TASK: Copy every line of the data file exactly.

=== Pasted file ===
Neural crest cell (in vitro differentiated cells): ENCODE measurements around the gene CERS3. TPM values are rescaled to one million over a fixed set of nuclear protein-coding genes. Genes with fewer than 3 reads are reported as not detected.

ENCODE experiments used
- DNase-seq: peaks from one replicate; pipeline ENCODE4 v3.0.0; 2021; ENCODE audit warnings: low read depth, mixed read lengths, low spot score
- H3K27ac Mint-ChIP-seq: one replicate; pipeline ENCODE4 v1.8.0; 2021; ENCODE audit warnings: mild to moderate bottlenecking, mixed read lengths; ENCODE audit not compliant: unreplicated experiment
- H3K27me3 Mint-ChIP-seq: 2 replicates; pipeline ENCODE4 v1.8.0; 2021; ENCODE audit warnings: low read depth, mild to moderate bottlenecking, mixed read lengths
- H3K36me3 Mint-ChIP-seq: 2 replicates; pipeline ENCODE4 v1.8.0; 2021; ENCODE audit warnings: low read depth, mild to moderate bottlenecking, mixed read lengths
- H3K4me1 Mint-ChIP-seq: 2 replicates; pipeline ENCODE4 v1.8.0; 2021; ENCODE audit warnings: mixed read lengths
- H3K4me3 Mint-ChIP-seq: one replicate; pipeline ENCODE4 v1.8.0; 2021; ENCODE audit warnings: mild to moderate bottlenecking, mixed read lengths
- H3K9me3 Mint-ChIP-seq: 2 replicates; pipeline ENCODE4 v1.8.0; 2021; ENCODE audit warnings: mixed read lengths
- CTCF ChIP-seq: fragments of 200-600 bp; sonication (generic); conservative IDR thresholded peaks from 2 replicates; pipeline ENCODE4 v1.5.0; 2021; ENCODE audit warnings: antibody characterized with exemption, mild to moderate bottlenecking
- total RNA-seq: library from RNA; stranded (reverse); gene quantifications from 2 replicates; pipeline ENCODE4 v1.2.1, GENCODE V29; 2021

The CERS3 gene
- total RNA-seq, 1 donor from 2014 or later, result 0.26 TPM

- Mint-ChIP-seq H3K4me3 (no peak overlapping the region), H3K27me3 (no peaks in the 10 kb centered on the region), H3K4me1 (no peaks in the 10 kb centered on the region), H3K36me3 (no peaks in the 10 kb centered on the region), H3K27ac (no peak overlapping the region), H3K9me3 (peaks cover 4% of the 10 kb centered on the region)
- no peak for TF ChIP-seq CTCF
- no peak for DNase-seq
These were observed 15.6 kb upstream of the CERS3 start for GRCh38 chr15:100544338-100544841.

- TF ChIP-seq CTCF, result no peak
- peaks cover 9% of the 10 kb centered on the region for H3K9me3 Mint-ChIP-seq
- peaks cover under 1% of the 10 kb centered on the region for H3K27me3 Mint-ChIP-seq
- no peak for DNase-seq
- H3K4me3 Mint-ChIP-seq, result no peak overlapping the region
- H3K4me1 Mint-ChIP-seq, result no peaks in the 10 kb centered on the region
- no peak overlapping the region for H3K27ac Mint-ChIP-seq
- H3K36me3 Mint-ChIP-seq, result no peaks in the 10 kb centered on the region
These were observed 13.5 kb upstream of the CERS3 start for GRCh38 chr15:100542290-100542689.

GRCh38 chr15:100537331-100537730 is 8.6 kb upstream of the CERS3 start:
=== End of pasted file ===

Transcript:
Neural crest cell (in vitro differentiated cells): ENCODE measurements around the gene CERS3. TPM values are rescaled to one million over a fixed set of nuclear protein-coding genes. Genes with fewer than 3 reads are reported as not detected.

ENCODE experiments used
- DNase-seq: peaks from one replicate; pipeline ENCODE4 v3.0.0; 2021; ENCODE audit warnings: low read depth, mixed read lengths, low spot score
- H3K27ac Mint-ChIP-seq: one replicate; pipeline ENCODE4 v1.8.0; 2021; ENCODE audit warnings: mild to moderate bottlenecking, mixed read lengths; ENCODE audit not compliant: unreplicated experiment
- H3K27me3 Mint-ChIP-seq: 2 replicates; pipeline ENCODE4 v1.8.0; 2021; ENCODE audit warnings: low read depth, mild to moderate bottlenecking, mixed read lengths
- H3K36me3 Mint-ChIP-seq: 2 replicates; pipeline ENCODE4 v1.8.0; 2021; ENCODE audit warnings: low read depth, mild to moderate bottlenecking, mixed read lengths
- H3K4me1 Mint-ChIP-seq: 2 replicates; pipeline ENCODE4 v1.8.0; 2021; ENCODE audit warnings: mixed read lengths
- H3K4me3 Mint-ChIP-seq: one replicate; pipeline ENCODE4 v1.8.0; 2021; ENCODE audit warnings: mild to moderate bottlenecking, mixed read lengths
- H3K9me3 Mint-ChIP-seq: 2 replicates; pipeline ENCODE4 v1.8.0; 2021; ENCODE audit warnings: mixed read lengths
- CTCF ChIP-seq: fragments of 200-600 bp; sonication (generic); conservative IDR thresholded peaks from 2 replicates; pipeline ENCODE4 v1.5.0; 2021; ENCODE audit warnings: antibody characterized with exemption, mild to moderate bottlenecking
- total RNA-seq: library from RNA; stranded (reverse); gene quantifications from 2 replicates; pipeline ENCODE4 v1.2.1, GENCODE V29; 2021

The CERS3 gene
- total RNA-seq, 1 donor from 2014 or later, result 0.26 TPM

- Mint-ChIP-seq H3K4me3 (no peak overlapping the region), H3K27me3 (no peaks in the 10 kb centered on the region), H3K4me1 (no peaks in the 10 kb centered on the region), H3K36me3 (no peaks in the 10 kb centered on the region), H3K27ac (no peak overlapping the region), H3K9me3 (peaks cover 4% of the 10 kb centered on the region)
- no peak for TF ChIP-seq CTCF
- no peak for DNase-seq
These were observed 15.6 kb upstream of the CERS3 start for GRCh38 chr15:100544338-100544841.

- TF ChIP-seq CTCF, result no peak
- peaks cover 9% of the 10 kb centered on the region for H3K9me3 Mint-ChIP-seq
- peaks cover under 1% of the 10 kb centered on the region for H3K27me3 Mint-ChIP-seq
- no peak for DNase-seq
- H3K4me3 Mint-ChIP-seq, result no peak overlapping the region
- H3K4me1 Mint-ChIP-seq, result no peaks in the 10 kb centered on the region
- no peak overlapping the region for H3K27ac Mint-ChIP-seq
- H3K36me3 Mint-ChIP-seq, result no peaks in the 10 kb centered on the region
These were observed 13.5 kb upstream of the CERS3 start for GRCh38 chr15:100542290-100542689.

GRCh38 chr15:100537331-100537730 is 8.6 kb upstream of the CERS3 start: